I’m writing this post in response to an article I read called Short Sales – What They Aren’t Telling You I found while surfing around the Internet the other day.  The post’s main objective is to separate myth from reality on the following topics: Price, Broker Price Options (BPOs), and Motivation/Expectation of the Buyer.

The information in this post is very good. I’d also recommend realtors and investors alike to consider the buyer’s exit strategy for the property before making offers. There are properties that lend themselves to successful short sale and properties that don’t. As a principal in over 100 transactions, I prefer to work with sellers where there is a first and second (and even a third mortgage). Seconds and thirds tend to get wiped out if a property goes all the way to the foreclosure or sheriff sale. They know this and will usually take very steep discounts whereas, the first mortgage holder is in the safest position and accordingly the least flexible position. That said, by discounting seconds and thirds you may not even have to deal with the first to get your buyer a satisfactory price.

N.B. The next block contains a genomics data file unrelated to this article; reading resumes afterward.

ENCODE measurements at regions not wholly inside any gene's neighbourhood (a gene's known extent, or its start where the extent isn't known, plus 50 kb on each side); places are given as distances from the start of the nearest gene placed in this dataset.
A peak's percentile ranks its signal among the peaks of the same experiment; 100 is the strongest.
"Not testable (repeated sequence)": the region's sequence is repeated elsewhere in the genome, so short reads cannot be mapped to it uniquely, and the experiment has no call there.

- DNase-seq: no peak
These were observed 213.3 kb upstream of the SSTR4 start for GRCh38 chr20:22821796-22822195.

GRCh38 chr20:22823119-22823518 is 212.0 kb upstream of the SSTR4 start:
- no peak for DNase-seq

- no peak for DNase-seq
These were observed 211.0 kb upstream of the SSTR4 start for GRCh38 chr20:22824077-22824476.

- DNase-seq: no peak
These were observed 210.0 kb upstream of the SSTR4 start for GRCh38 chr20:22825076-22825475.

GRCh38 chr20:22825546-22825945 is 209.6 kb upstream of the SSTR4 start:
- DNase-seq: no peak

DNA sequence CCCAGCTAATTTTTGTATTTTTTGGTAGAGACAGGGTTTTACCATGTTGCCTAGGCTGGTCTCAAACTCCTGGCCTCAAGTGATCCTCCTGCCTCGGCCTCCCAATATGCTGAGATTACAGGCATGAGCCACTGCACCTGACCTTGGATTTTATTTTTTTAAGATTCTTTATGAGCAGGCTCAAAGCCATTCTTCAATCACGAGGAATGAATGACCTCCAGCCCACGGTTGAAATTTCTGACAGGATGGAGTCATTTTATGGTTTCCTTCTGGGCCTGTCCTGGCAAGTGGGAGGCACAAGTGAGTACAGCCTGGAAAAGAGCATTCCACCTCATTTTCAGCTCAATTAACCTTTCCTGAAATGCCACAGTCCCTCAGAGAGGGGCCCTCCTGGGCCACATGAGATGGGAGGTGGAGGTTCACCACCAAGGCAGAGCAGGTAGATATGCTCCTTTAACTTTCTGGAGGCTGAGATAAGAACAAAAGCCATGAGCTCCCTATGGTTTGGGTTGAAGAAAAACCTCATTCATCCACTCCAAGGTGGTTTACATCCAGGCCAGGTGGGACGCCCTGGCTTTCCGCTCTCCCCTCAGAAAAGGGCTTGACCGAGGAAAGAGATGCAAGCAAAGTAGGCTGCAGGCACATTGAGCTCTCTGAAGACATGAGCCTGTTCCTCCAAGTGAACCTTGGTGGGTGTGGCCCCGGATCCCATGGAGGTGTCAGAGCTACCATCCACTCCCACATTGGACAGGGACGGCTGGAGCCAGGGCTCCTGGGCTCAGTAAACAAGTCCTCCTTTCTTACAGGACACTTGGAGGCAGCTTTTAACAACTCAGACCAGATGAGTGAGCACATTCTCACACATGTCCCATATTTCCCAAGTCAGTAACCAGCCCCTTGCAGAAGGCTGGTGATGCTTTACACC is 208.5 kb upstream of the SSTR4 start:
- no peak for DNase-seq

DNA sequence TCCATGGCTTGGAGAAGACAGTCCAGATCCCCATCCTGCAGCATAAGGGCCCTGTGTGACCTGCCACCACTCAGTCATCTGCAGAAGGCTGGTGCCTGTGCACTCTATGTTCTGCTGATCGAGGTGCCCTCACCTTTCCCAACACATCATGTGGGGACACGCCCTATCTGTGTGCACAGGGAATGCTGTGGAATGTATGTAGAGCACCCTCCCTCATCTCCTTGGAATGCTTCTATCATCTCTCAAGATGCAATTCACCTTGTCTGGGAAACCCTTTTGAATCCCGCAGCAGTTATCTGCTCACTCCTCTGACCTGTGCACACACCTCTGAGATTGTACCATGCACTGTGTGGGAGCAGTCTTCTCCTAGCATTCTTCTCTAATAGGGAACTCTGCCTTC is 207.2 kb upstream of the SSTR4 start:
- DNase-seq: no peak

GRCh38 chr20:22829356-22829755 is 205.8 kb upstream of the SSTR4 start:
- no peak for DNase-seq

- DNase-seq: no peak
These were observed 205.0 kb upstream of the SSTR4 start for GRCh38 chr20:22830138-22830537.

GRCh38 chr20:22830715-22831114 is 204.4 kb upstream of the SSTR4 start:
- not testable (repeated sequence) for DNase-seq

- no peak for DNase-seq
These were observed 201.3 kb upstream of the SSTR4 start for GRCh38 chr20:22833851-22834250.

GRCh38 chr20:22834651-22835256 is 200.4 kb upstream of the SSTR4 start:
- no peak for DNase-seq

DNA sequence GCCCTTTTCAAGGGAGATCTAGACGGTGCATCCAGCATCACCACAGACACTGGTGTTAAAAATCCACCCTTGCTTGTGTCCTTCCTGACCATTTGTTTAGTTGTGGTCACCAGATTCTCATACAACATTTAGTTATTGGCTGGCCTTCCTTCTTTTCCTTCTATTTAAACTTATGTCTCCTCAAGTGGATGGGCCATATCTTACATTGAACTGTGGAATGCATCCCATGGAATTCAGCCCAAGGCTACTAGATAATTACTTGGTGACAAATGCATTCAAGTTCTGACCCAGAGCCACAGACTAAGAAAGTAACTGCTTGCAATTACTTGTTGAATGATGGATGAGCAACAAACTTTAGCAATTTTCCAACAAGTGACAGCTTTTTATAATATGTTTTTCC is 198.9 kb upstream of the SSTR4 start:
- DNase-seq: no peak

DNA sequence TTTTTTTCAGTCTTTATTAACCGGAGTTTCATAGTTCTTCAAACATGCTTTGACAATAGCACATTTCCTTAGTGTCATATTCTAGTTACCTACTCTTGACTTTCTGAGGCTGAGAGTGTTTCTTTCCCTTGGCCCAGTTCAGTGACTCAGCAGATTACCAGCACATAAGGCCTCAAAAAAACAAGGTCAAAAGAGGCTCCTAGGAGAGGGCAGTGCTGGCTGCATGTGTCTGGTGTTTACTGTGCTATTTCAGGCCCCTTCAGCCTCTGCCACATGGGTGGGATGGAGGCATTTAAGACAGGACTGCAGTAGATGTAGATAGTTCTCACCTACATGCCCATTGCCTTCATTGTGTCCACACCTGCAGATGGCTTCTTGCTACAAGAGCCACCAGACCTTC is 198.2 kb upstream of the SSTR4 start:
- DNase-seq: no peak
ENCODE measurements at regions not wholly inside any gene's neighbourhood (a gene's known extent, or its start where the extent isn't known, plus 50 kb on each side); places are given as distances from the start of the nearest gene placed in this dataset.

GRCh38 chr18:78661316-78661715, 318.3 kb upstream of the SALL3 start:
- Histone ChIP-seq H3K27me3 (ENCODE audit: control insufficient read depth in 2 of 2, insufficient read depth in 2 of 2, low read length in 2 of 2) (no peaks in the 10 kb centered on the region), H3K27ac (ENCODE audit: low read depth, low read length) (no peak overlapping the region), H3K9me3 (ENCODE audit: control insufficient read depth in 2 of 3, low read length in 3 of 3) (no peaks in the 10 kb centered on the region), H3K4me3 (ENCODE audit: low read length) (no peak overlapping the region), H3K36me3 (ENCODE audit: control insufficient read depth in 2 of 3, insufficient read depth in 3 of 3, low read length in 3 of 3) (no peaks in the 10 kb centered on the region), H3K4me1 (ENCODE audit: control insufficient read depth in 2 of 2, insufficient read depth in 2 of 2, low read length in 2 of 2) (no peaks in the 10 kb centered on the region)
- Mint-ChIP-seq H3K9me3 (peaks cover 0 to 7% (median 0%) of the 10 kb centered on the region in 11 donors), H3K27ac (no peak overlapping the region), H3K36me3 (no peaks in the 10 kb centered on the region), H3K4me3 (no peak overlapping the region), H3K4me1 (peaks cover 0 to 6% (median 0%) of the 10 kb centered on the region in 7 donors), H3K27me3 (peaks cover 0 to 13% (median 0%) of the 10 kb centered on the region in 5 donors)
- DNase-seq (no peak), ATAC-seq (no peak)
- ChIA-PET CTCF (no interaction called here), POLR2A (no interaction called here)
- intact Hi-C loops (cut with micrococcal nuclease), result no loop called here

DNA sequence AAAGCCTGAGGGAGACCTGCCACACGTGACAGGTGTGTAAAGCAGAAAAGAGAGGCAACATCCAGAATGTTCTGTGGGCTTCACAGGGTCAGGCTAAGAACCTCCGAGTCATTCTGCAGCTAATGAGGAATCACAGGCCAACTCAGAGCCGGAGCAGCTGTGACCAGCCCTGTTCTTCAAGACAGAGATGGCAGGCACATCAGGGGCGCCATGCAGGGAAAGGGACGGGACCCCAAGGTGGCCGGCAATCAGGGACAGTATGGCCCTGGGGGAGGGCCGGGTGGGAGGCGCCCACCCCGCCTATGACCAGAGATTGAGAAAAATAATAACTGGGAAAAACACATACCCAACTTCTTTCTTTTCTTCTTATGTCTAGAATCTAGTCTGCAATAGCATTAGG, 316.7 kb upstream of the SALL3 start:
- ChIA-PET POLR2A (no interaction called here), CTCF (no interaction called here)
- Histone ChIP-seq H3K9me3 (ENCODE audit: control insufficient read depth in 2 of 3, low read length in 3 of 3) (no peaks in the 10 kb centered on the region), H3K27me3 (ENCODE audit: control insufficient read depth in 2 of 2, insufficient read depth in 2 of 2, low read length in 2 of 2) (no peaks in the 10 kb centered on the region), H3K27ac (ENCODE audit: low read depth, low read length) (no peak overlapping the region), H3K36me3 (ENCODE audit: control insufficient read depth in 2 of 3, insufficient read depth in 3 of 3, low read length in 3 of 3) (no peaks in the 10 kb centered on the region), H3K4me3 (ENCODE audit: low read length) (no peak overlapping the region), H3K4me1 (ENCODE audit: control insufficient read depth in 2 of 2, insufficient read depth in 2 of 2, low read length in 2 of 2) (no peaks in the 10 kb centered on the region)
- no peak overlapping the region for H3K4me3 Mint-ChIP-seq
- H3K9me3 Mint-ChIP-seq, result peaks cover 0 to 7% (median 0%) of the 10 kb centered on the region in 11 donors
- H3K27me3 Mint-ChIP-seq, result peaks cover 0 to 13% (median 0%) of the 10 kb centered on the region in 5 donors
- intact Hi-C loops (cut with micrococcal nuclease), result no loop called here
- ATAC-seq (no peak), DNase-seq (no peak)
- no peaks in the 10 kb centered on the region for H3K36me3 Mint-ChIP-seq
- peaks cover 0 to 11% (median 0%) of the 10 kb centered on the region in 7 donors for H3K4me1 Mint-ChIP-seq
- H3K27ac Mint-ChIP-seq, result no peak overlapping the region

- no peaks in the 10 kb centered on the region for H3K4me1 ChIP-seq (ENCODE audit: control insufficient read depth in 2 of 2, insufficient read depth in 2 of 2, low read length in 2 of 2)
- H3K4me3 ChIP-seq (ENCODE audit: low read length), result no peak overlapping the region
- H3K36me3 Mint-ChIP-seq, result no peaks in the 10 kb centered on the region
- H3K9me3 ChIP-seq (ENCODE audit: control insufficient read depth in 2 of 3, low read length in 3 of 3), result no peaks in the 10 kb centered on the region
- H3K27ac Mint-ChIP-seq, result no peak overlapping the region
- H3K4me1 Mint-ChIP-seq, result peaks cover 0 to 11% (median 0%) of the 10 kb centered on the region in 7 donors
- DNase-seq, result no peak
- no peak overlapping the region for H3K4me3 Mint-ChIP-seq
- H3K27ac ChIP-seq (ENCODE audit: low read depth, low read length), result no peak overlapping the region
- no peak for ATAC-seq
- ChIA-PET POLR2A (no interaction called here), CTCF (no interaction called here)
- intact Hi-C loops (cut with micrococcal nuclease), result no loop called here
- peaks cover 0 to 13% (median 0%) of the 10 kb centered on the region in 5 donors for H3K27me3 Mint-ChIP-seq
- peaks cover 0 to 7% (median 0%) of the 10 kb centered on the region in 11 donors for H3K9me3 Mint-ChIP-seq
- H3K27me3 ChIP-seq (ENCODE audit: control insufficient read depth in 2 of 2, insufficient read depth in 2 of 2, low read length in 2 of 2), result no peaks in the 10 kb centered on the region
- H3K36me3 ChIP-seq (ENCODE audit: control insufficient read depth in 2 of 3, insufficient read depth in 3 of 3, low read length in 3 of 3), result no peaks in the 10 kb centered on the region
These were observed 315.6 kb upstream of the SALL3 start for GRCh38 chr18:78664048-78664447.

With regard to BPO’s I’ve had success in requesting a second/interior BPO. If the deal is strong enough, I may even offer to pay for it. We look for houses that will be difficult for the banks to sell, either because of structural damage, issues in a neighborhood as escalating crime or the prospect of local economic problems such as plant closings or other factors that affect employment. The writer’s observation that the loss mitigator (bank rep) is clueless about the market where the property is located couldn’t be more correct so we like to paint as clear a picture as possible and provide them comps, articles, and days on market as a starting point. Then I like to ask them the question… If you complete the foreclosure action, take back the property, secure it, repair it and maintain it for the next 6 months, what do you think your company will actually net (especially when considering the impact of their loan loss reserve requirement)? This can help bring the lender back to reality. If not, we can always buy it as a REO!

Want to know more about short sales?  Check out this article I found on the Internet.

How to Buy a Short Sale
As loans default, banks become more willing to sell the properties to investors for less than what is required to satisfy the loan. In some cases, banks will let a property go for 50% of value.